On the Australia day long weekend, I did something more traditionally Aussie than snags on the barbie or sunburn on the beach – I tanned a kangaroo hide.
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It was only in retrospect that I realised the poetry of it. And it was only after I had mentioned it casually to a friend on Facebook and received a reply message of ‘Ba ha ha – what a message!’ that I realised what a foreign concept it is for most people.

A few years since my last hide tanning efforts, it was feeling a bit foreign to me also as I unfurled the dripping skin from the lime bath it hadbeen soaking in for a few days and flung it on the fleshing beam.

The hair half falling out, it was hard to connect it to the memory of the soft animal afriend and I collected from the side of the road in far north Queensland last winter. We had gone out early to the highway in search of fresh roadkill for the purpose of demonstrating the skinning process to students of a ‘wild living’ course and found a small roo, not long skittled by a car. The hide has been dried, salted and storedsince then.

My shoulder muscles soon rememberedthe arduous process of turning a stinky hide into a piece of soft leather. All afternoon I leant against the beam vigorously scraping off epidermis (‘grain’) with a dull metal tool, to expose the silky inner layers.

Prising off a long string of grain, I caught a glimpse of the fibres underneath – a matrix of small protein strands twisted together like DNA. Every strand woven randomly but connected to every other strand, each patch as unique as a fingerprint. This is what skin really looks like, so flexible and yet so strong.

My friend Michelle was tanning a deer hide from a nearby venison farm. A step ahead in the process, she emerged from the kitchen with a bucket of what appeared to be strawberry milkshake. Submerging her hands and hide within, Michelle looked up at me. “Did you know that every animal has enough brains to tan its own hide?”

Brains are the traditional ‘alchemist’ in tanning, the fats and chemicals making the skin soft and supple. We chose to use sheep’s brains from a butcher.

“I’m fine with the ick factor now, but the first time I did this I almost upchucked,” Michelle said.Now a seasoned tanner, Michelle does a fashion parade in her buckskin bikini, skirt, cloak, and fish skin armband.“I just love the craft of it, the re-learning of what used to be such a part of Indigenous life.”

“I also love the fact that I’m making use of something that would be otherwise thrown out, and turning it into beautiful, durable clothing that I can also throw in the washing machine.”

My hide emerged from the brain bath feeling like a cross between chamois, plasticine and a rubber mat. Rain dampens our plans to soften and smoke the hides, so I return mine to the freezer until a later date.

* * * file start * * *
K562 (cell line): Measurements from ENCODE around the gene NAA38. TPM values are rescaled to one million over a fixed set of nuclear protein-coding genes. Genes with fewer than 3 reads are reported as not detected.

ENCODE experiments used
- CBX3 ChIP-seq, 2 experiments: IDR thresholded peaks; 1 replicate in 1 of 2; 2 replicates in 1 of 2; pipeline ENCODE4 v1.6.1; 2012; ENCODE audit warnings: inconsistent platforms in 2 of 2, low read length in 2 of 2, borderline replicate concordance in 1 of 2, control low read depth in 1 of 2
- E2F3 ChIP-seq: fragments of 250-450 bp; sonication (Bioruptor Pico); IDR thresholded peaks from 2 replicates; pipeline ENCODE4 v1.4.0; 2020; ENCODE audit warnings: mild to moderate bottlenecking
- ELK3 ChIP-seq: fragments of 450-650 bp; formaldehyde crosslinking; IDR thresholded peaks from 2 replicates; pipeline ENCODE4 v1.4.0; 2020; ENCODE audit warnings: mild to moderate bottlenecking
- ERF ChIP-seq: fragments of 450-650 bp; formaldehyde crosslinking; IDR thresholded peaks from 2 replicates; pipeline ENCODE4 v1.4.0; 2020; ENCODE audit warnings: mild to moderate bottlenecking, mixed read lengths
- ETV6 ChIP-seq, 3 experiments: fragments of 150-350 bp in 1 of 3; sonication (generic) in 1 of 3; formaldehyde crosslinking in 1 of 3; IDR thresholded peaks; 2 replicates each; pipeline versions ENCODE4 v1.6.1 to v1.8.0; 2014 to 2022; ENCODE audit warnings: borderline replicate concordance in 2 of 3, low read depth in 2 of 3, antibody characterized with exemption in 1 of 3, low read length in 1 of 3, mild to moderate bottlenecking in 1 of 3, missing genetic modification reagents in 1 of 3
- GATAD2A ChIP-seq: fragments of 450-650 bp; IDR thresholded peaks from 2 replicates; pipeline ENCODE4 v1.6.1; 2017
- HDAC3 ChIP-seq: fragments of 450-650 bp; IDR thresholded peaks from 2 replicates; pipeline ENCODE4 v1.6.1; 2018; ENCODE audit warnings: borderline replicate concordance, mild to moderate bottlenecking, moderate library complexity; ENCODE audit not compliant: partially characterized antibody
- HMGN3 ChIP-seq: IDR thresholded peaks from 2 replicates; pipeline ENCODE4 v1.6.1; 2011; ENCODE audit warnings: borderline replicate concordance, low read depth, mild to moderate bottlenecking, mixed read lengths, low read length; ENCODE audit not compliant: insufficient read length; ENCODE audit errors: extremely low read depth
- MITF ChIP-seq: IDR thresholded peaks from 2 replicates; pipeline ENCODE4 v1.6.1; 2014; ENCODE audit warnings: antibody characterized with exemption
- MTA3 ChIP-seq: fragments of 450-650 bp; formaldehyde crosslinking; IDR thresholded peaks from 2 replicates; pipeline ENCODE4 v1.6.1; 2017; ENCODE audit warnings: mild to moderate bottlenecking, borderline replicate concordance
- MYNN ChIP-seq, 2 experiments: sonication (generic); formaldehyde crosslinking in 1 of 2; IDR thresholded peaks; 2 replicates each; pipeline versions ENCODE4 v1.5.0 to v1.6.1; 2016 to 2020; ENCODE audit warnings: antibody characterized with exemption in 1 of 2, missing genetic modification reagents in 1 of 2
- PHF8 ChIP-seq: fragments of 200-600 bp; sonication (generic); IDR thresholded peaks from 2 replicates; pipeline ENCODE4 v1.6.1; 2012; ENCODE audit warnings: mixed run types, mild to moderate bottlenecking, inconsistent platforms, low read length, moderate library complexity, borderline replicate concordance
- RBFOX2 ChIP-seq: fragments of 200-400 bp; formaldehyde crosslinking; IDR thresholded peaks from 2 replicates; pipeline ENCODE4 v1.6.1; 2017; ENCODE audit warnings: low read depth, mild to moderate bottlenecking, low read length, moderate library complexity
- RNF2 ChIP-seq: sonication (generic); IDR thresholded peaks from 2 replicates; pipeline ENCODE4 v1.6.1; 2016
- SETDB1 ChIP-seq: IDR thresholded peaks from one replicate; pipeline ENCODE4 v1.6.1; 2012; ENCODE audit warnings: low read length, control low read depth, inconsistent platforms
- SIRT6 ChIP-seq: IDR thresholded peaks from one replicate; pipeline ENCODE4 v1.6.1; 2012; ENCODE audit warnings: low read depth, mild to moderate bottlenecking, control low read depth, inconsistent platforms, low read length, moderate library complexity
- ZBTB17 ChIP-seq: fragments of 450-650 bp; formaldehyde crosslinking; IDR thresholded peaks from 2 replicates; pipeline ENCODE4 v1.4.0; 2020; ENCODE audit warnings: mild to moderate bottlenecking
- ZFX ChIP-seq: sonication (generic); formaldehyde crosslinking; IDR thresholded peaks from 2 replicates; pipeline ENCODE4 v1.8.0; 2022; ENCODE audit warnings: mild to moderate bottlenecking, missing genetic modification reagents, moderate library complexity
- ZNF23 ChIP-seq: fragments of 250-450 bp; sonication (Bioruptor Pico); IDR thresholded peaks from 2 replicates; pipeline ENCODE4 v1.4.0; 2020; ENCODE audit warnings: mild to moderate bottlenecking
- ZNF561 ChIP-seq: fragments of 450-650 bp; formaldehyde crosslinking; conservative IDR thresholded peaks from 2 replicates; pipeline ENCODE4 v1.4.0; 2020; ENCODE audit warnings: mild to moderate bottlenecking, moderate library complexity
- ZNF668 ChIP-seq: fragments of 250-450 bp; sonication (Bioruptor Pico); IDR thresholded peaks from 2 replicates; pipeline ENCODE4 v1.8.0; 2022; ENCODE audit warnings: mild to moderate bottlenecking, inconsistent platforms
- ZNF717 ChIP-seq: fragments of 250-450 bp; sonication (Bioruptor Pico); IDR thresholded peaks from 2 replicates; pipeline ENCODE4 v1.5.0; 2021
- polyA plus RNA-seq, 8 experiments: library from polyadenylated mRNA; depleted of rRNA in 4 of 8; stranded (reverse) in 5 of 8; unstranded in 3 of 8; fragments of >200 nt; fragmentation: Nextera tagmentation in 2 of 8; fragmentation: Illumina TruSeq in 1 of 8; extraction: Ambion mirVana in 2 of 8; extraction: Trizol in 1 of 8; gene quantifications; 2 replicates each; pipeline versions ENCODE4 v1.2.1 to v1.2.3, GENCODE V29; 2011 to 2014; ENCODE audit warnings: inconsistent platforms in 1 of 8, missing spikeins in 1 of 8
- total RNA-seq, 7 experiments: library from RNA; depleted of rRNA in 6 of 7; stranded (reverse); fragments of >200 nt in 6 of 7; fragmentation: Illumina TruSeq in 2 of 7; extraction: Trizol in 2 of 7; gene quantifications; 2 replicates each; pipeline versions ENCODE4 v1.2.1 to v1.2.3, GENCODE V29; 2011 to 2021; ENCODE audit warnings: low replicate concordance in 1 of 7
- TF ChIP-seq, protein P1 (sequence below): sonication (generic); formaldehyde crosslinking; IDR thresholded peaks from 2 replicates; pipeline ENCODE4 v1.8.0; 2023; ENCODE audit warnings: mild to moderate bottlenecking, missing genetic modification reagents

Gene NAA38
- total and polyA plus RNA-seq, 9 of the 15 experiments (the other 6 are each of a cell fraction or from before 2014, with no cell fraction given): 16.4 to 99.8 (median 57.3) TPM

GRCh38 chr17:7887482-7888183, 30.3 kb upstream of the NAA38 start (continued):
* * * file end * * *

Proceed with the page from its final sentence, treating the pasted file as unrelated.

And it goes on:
Perhaps I’ll make it an Australia Day ritual, an honouring of a lost art that also honours the lives of our native wildlife.

Claireis the author of My Year Without Matches. [email protected]南京夜网419论坛


DEFIANT: Former Newcastle City councillor Bob Cook has told critics of his OAM to “write to the Governor General”. Picture: Simone De PeakFORMER Newcastle councillor Bob Cook has dismissed criticism ofhis Australia Day honour fromsupporters oftheLaman Street figs, defending “every single thing” he did during the controversy.
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Mr Cook became a nemesistothe Save Our Figs movementwith his persistentprosecution of the case to remove the street’s 14 fig treesthat were eventuallycut down amid a near-riotin2012.

Veterans ofSave Our Figsreacted with disbelief this weekto Mr Cook being awarded theOrder of Australia“for service to heritage preservation and the community”.

“It’s ironic that hegets this award when he was so proactive in making sure the figs were destroyed,” figs advocate Debbi Long said.

“His heritage work with the former BHP site may have been commendable, but his heritage record has been badly tarnished by his role in the desecration of Laman Street.”

Save Our Figs’sRoz Ramplin said she would never forgive Mr Cook for walking“through the demonstrators as they cried during the chainsawing, with his hands behind his back, telling anti-fig people what a wonderful day it was”.

Mr Cook, who worked at theBHPfor 36 years and was awarded theOAM for his workaspresident of the Newcastle Industrial Heritage Association, said he was neither surprised nor bothered by the criticism.

“I stand by every single thing I ever did in relation to the figs, and it has proved to be the right thing to do,” Mr Cook said.

“They have their view, and that is the nature of democracy. My opinion is they should write to the Governor General and tell him to take it off me.”